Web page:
Next Big Future | What does being on track for the predicted technological singularity mean, are we on track?

January 1, 2000

Next Big Future — January 15, 2017

Ray Kurzweil is famous for his vision and prediction of a Technological Singularity by 2049¬†Although whenever Ray predicts a date like 2049, based on Kurzweil’s own past reviews of his predictions, he gives his predictions ten years late or early to develop. So by Ray’s personal standard his prediction timing of being correct on the Technological Singularity would be if it happened in the 2041 to 2059 time… read more

Wired | ** legacy collection ** Ray Kurzweil remembers synthesizer pioneer Robert Moog, PhD

January 1, 2000

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Wired — November 1, 2005 | Ray Kurzweil

I first heard a Moog synthesizer in the mid-1960s when I happened across a TV news segment about the newfangled instrument and its sci-fi sounds, as the reporter put it.

I had just finished a high school computer project on algorithmic music composition, but this was the first time I had heard synthesized sounds. It left me with an inspired feeling that a threshold had been crossed.

Robert Moog,… read more

New York Times | Hello, HAL (a book review)

November 3, 1999

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New York Times — November 3, 1999 | Colin McGinn

Three of these books provide a vivid window on the state of the art in artificial intelligence research, and offer provocative speculations on where we might be heading as the information age advances. Of the three, ”The Age of Spiritual Machines,” by Ray Kurzweil, is the best…. It gives you the most bits for your buck.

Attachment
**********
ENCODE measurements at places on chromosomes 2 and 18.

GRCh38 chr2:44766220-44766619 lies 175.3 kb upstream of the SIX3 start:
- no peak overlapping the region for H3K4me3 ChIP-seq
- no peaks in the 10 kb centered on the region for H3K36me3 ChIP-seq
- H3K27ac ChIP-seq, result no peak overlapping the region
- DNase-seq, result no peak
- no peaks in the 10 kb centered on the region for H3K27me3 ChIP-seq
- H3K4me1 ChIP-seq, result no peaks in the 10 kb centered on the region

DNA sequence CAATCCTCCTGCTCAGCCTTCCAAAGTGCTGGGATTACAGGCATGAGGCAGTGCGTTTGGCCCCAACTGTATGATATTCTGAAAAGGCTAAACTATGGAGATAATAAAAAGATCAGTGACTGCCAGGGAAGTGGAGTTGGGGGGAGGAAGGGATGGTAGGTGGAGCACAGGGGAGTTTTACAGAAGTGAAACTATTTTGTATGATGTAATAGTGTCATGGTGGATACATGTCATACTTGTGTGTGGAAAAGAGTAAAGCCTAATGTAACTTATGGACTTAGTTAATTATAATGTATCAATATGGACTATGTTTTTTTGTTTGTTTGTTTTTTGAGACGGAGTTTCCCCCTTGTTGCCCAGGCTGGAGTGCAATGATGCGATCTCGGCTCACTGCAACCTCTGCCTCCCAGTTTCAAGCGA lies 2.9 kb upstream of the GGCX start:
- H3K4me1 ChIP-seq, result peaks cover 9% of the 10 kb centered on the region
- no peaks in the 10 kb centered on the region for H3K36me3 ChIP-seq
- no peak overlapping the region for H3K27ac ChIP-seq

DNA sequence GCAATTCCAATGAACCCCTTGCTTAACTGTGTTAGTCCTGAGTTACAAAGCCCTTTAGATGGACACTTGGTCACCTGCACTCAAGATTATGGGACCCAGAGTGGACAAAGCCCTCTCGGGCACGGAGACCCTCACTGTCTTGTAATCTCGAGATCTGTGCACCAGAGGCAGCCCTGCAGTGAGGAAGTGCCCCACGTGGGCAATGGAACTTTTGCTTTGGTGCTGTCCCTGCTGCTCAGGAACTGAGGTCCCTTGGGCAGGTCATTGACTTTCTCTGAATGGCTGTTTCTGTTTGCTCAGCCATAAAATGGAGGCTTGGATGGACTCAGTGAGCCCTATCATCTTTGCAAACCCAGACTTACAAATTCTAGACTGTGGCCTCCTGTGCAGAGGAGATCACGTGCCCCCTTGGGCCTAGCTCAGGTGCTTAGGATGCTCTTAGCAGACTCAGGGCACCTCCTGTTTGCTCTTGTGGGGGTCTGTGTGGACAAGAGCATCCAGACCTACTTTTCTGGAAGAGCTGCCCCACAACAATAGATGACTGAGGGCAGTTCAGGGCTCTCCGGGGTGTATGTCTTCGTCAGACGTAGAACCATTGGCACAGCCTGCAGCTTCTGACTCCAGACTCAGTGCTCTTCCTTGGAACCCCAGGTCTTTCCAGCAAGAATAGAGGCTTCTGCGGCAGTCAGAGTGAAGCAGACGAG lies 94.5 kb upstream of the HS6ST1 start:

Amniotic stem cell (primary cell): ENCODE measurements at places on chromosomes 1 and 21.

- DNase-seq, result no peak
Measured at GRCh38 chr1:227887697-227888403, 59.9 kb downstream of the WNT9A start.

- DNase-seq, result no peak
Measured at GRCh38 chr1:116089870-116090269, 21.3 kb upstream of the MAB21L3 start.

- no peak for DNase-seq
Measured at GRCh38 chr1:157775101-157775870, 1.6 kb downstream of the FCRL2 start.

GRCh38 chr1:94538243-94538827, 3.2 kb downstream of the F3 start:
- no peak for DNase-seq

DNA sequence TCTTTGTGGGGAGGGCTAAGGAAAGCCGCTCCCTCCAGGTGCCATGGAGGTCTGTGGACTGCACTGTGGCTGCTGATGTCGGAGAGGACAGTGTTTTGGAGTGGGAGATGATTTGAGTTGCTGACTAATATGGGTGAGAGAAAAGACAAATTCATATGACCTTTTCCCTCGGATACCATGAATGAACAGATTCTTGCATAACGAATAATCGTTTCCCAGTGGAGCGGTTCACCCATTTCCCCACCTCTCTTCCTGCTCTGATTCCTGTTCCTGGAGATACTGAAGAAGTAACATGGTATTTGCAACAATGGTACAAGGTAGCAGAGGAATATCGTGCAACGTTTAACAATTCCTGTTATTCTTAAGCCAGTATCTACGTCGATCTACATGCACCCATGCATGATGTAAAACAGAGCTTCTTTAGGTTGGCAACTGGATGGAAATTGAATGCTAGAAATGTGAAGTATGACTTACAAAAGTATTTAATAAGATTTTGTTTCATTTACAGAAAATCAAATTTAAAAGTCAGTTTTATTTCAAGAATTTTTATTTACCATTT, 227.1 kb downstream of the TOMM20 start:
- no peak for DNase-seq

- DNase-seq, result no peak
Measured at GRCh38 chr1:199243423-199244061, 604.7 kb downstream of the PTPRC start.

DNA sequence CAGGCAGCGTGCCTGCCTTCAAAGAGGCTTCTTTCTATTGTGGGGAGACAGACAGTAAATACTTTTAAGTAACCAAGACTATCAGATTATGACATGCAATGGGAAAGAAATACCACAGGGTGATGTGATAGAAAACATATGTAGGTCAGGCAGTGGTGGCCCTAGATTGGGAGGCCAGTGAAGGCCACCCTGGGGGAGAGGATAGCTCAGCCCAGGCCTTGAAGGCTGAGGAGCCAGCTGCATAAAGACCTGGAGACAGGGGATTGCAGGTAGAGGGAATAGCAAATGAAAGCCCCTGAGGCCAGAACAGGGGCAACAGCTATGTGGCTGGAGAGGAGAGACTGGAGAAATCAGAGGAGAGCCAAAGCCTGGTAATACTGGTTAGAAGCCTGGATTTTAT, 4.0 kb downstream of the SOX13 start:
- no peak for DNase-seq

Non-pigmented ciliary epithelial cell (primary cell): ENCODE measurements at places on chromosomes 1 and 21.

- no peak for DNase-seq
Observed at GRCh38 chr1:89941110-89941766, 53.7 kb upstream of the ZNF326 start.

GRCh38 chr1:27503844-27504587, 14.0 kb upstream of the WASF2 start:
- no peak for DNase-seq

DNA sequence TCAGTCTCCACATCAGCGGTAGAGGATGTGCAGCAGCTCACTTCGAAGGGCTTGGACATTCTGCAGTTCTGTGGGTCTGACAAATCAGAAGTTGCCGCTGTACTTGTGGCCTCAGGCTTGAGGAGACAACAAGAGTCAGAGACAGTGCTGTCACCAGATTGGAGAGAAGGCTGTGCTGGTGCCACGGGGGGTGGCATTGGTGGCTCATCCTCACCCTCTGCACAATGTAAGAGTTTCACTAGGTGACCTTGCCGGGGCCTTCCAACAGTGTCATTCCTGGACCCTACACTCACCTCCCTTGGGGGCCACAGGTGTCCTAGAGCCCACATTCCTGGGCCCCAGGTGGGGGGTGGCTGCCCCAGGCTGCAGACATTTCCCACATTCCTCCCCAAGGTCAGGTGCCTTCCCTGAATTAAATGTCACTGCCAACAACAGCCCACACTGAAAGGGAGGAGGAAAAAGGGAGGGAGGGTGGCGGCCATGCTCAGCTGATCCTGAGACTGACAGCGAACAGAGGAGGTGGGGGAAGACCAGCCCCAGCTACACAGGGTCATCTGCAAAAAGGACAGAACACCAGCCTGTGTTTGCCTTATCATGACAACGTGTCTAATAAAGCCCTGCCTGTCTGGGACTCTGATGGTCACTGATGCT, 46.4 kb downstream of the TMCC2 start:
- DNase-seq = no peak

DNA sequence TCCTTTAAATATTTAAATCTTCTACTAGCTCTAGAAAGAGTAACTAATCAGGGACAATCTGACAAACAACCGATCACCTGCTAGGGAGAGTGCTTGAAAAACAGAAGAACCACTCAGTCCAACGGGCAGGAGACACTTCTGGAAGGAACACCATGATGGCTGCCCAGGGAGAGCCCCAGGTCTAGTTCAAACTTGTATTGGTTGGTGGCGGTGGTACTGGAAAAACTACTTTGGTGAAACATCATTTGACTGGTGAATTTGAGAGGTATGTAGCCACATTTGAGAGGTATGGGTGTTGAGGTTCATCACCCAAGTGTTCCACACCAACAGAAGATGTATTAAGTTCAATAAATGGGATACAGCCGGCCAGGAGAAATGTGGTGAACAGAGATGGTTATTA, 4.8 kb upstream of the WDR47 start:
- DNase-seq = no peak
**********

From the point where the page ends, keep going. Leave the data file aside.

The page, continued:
Businessweek | Q&A with Kurzweil’s Ray Kurzweil

February 23, 1998

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Businessweek — Feb. 23, 1998 | Paul C. Judge

Kurzweil Applied Intelligent Systems was founded in 1982, with the goal of creating a voice-activated word processor. The grail has been very large vocabulary, speaker independence, and continuous speech. One thing that makes it possible today is Moore’s Law. It’s only been in the last six months that we’ve had PCs that can support the processing requirements of continuous speech. The next step now is to integrate natural-language understanding with… read more

Time | Can we talk?

April 28, 1986

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Time — April 28, 1986 | Gordon W. Henry, Thomas McCarroll

Raymond Kurzweil has always been way ahead of his peers. When he was twelve years old and his junior high classmates were struggling with book reports, Kurzweil developed a computer software package that was distributed by IBM. At age 17 he won a Westinghouse Science Talent Search award for a computer program that could write music in the style of Mozart, Chopin and Beethoven.… read more

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